skip navigation

PUBLICATIONS

Register for Latest Research

Stay Informed
Register with NCJRS to receive NCJRS's biweekly e-newsletter JUSTINFO and additional periodic emails from NCJRS and the NCJRS federal sponsors that highlight the latest research published or sponsored by the Office of Justice Programs.

NCJRS Abstract

The document referenced below is part of the NCJRS Virtual Library collection. To conduct further searches of the collection, visit the Virtual Library. See the Obtain Documents page for direction on how to access resources online, via mail, through interlibrary loans, or in a local library.

 

NCJ Number: 128484 Find in a Library
Title: Faces of Injustice
Author(s): J N Shklar
Date Published: 1990
Page Count: 144
Sponsoring Agency: Yale University Press
New Haven, CT 06520
Publication Number: ISBN 0-300-04599-9
Sale Source: Yale University Press
92a Yale Station
New Haven, CT 06520
United States of America
Type: Research (Theoretical)
Language: English
Country: United States of America
Annotation: This book formulates a new political and moral theory of injustice that encompasses not only deliberate acts of cruelty or unfairness, but also indifference to such acts and to misfortunes not caused by human agents.
Abstract: The author draws on the writings of Plato, Augustine, and Montaigne, three skeptics who gave the theory of injustice its main structure and intellectual force as well as on political theory, history, social psychology, and the work of authors as diverse as Rousseau, Dickens, Hardy, and Doctorow. The book argues that rigid rules cannot be set to distinguish instances of misfortune from injustice, as do most theories of justice, because such definitions do not address historical variability and differences in perception and interest between victims and spectators. From the victim's perspective, whether the victimization results from an earthquake or social discrimination, injustice must include not only the immediate cause of disaster, but also the refusal of persons and institutions to prevent and mitigate damage ("passive injustice"). This broader definition of injustice calls for greater responsibility from both citizens and public servants in dealing with the suffering of others. The book argues that the best impulses of democracy require that society listen to victims' perceptions of their suffering, its causes, and how it may be relieved. Chapter notes and a subject index (Publisher summary modified)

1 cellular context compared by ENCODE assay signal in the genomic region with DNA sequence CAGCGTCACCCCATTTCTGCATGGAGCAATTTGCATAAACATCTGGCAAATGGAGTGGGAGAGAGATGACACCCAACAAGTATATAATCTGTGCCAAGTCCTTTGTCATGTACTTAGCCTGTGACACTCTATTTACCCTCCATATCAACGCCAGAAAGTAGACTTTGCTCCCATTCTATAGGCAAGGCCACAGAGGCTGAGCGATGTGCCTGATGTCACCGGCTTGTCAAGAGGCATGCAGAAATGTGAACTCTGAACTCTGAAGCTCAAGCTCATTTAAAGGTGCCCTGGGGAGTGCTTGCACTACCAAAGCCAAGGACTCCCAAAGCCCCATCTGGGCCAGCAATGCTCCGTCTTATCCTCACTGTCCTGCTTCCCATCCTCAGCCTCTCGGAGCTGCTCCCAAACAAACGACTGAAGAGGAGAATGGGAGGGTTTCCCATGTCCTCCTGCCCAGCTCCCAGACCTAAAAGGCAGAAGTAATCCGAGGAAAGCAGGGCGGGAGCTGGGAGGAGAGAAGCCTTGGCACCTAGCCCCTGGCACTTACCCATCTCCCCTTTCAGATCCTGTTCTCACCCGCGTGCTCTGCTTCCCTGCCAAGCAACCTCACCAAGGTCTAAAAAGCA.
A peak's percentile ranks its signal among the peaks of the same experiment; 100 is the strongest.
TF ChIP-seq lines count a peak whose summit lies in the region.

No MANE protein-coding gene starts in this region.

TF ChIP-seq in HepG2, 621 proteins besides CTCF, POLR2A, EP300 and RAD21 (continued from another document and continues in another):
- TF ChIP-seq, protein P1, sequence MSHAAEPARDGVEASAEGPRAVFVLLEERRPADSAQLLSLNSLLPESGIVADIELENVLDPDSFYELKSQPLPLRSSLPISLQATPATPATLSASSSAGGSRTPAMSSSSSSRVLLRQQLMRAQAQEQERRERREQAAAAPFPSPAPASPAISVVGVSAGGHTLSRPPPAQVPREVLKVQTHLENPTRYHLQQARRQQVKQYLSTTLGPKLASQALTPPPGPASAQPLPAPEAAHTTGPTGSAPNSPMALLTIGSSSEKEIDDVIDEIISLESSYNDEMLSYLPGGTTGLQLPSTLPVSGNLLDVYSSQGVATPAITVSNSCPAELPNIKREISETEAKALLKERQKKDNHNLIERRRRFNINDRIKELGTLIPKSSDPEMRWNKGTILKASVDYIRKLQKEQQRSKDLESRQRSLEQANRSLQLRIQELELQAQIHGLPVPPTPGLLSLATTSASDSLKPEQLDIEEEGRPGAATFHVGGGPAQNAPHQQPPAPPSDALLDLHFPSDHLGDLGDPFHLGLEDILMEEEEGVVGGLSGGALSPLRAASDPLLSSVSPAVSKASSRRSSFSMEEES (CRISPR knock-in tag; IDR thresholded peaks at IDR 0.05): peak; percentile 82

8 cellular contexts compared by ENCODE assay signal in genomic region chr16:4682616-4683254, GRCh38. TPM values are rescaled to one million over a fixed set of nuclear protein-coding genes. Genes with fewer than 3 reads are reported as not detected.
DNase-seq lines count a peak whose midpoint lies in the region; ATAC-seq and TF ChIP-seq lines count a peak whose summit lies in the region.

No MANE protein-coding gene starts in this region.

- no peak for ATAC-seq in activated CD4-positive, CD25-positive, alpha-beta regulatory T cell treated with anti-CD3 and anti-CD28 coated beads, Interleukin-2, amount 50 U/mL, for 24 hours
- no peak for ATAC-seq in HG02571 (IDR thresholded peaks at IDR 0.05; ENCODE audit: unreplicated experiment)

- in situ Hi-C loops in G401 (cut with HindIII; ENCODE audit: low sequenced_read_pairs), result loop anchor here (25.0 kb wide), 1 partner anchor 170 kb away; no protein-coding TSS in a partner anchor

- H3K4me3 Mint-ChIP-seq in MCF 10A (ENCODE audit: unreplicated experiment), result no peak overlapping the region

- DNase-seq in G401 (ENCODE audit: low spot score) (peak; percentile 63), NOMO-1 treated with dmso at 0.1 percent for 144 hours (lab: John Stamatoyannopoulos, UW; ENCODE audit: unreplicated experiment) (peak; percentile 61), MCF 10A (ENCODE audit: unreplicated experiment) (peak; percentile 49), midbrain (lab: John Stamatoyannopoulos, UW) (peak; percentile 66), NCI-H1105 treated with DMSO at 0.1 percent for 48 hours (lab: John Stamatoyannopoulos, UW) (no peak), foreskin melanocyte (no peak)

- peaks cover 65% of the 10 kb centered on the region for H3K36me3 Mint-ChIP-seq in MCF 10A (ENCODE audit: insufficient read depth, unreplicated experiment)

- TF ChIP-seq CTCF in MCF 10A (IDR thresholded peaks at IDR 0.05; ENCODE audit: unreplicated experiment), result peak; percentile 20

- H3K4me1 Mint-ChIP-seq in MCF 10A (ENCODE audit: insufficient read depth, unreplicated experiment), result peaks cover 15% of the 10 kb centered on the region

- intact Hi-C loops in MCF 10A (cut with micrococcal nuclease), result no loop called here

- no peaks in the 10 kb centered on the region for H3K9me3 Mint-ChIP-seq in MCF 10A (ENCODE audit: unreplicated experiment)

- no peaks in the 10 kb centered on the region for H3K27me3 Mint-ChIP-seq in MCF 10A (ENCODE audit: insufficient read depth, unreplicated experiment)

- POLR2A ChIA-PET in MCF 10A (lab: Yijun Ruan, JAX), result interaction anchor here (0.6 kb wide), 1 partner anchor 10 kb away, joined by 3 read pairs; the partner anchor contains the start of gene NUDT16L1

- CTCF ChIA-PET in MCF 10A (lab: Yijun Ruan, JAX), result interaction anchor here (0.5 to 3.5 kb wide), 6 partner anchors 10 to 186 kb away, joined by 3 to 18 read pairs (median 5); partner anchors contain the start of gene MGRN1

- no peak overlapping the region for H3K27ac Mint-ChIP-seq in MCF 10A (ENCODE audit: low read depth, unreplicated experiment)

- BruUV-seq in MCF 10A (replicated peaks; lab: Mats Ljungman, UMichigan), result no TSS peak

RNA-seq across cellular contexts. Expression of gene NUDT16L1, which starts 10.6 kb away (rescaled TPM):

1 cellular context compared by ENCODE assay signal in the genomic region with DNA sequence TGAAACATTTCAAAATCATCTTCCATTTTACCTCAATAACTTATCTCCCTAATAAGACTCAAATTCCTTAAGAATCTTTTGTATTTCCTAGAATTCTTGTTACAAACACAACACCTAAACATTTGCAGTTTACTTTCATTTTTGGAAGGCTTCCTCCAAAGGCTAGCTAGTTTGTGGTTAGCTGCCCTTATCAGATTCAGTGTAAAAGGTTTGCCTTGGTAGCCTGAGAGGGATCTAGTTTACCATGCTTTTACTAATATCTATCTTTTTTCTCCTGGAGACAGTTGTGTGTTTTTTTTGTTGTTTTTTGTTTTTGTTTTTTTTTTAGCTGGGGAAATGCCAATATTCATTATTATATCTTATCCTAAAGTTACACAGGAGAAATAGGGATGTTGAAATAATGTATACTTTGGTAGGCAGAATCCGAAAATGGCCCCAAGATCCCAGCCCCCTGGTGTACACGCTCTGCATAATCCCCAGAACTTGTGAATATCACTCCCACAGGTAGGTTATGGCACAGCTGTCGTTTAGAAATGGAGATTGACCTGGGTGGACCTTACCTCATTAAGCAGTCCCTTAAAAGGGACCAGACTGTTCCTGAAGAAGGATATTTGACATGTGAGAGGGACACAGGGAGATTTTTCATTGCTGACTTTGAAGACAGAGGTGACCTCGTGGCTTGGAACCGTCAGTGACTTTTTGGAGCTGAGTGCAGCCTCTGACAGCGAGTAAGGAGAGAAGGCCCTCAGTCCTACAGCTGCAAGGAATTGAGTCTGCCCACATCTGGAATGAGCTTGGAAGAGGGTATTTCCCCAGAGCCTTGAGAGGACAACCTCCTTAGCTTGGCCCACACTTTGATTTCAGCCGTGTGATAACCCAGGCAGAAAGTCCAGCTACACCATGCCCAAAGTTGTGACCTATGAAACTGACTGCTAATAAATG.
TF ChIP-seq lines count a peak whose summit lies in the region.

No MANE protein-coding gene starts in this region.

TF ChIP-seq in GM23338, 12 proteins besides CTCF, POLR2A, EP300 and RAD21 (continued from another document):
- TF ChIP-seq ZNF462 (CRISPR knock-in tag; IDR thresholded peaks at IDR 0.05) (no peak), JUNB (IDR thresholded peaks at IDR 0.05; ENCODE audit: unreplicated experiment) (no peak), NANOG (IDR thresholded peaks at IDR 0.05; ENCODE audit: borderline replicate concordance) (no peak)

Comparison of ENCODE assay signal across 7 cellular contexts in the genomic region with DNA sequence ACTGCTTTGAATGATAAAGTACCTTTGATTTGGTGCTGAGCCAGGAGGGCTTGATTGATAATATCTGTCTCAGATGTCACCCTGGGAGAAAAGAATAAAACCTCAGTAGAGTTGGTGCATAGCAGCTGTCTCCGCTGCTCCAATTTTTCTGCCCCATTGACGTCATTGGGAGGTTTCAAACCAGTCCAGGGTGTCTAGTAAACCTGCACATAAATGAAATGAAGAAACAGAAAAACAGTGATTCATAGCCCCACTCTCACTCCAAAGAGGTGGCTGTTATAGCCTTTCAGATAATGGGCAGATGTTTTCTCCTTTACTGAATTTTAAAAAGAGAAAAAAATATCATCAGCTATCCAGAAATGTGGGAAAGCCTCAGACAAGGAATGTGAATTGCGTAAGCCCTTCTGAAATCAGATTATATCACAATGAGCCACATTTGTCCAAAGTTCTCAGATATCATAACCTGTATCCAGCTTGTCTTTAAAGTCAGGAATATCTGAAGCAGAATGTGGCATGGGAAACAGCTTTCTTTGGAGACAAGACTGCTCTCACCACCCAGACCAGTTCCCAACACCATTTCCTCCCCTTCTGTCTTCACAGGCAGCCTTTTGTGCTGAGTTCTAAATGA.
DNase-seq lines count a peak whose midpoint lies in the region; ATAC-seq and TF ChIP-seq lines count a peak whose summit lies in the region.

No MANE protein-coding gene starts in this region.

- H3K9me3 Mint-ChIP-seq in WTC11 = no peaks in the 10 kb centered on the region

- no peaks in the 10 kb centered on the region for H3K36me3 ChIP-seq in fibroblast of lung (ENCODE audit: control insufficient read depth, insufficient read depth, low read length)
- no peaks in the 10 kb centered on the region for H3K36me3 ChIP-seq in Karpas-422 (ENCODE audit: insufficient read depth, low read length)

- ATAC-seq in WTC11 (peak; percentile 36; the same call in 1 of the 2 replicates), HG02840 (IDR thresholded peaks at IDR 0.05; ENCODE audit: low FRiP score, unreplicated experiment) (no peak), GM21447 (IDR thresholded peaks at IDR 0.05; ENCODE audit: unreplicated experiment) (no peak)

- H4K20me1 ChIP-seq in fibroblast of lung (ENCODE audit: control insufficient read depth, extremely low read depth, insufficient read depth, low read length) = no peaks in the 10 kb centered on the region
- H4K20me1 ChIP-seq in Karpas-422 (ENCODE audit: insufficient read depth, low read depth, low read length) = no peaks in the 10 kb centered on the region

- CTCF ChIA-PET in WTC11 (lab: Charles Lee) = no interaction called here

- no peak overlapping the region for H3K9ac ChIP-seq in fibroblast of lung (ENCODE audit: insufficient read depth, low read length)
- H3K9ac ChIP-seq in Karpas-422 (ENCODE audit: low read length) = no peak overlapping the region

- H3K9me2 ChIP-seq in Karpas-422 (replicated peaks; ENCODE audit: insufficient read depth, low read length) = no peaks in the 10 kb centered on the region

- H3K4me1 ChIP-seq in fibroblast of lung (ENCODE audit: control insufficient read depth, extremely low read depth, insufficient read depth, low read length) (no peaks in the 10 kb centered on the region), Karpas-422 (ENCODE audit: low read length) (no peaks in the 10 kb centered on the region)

Main Term(s): Legal liability
Index Term(s): Jurisprudence
Note: Storrs Lectures on Jurisprudence at Yale Law School, 1988
To cite this abstract, use the following link:
http://www.ncjrs.gov/App/publications/abstract.aspx?ID=128484

*A link to the full-text document is provided whenever possible. For documents not available online, a link to the publisher's website is provided. Tell us how you use the NCJRS Library and Abstracts Database - send us your feedback.